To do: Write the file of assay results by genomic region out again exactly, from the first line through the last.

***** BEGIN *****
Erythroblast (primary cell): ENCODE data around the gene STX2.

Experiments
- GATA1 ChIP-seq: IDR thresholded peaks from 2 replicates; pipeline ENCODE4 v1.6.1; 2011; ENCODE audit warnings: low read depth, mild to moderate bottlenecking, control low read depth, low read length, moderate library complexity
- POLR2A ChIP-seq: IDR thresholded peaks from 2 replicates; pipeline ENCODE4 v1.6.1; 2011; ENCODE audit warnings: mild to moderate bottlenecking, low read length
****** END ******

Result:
Erythroblast (primary cell): ENCODE data around the gene STX2.

Experiments
- GATA1 ChIP-seq: IDR thresholded peaks from 2 replicates; pipeline ENCODE4 v1.6.1; 2011; ENCODE audit warnings: low read depth, mild to moderate bottlenecking, control low read depth, low read length, moderate library complexity
- POLR2A ChIP-seq: IDR thresholded peaks from 2 replicates; pipeline ENCODE4 v1.6.1; 2011; ENCODE audit warnings: mild to moderate bottlenecking, low read length